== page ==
In Rochdale, a Great Tradition Rolls On

Article excerpt

The British textile industry was once the envy of the world. But its decline, which started in the early part of the last century, has accelerated in recent years, fuelled by high wage costs, a strong currency and cheap imports. So it comes as a surprise to find that the second- biggest supplier of workwear in Europe is based in Lancashire.

Twenty years ago, Peter Stock and his wife started a business selling squash racket grips and snooker tables. Two years later Mr Stock and two partners decided to buy Pincroft, a company specialising in dyeing and printing the textiles used to make the protective clothing worn by factory and specialist workers. In 1997 Mr Stock bought Carrington Career & Workwear. Carrington produces fabrics for a wide range of workwear, from chefs' uniforms to camouflage battledress for the Ministry of Defence. After this second acquisition, Rochdale Textile Supplies became the holding company for all the businesses owned by Mr Stock.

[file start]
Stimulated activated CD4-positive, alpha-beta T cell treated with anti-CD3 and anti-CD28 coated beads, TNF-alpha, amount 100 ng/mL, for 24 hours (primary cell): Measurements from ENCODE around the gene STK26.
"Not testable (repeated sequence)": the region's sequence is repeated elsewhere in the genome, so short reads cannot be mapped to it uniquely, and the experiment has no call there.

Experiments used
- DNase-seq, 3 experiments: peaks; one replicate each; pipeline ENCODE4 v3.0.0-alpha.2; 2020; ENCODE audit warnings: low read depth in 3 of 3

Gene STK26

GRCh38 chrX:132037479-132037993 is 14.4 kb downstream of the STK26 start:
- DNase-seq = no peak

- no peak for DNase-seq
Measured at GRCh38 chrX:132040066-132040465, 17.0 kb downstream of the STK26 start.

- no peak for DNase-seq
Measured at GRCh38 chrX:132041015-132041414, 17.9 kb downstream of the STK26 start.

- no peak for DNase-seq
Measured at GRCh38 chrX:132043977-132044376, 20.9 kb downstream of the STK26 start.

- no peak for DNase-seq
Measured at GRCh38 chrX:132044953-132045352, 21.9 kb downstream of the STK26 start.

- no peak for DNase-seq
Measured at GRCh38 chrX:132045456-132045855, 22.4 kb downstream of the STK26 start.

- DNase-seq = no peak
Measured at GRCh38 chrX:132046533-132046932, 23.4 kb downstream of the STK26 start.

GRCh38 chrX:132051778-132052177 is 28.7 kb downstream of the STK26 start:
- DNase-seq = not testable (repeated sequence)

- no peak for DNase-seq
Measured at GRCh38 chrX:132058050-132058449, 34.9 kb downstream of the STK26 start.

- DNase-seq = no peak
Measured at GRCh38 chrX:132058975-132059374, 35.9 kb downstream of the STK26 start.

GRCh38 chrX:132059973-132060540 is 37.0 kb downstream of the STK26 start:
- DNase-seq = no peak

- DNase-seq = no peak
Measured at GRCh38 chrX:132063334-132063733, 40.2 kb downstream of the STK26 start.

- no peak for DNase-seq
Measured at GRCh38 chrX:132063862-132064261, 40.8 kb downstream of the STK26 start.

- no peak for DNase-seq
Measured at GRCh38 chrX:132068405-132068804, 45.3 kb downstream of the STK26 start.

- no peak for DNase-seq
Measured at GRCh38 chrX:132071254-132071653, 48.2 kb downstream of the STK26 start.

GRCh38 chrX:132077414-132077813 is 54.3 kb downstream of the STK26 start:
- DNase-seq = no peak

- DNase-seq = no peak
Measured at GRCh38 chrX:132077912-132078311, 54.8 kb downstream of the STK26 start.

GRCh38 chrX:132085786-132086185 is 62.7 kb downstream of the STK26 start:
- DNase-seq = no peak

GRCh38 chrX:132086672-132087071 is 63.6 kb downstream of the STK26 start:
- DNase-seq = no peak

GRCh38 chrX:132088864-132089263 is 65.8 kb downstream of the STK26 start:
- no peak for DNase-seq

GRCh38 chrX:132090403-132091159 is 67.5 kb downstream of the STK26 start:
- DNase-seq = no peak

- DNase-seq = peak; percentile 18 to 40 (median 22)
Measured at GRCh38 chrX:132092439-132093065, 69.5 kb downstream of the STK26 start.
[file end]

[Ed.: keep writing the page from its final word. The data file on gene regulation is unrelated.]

Last year Rochdale was placed fourth in the Deloitte & Touche/ Indy 100 listing of Britain's fastest- growing companies. At the time, the company had a turnover of pounds 43m; a year later its sales are touching pounds 50m. Its workforce has also increased, from 207 to 258. This year it is a strong contender for the number one position.

So what is the secret of Rochdale's success? Mr Stock puts it down to "sticking to a specific part of the industry, having a clear vision and not being diverted. We invest a lot in plants and machinery to ensure they remain competitive.

"To survive [in the textile industry] you have to work hard and have the drive and management behind you," he continues. …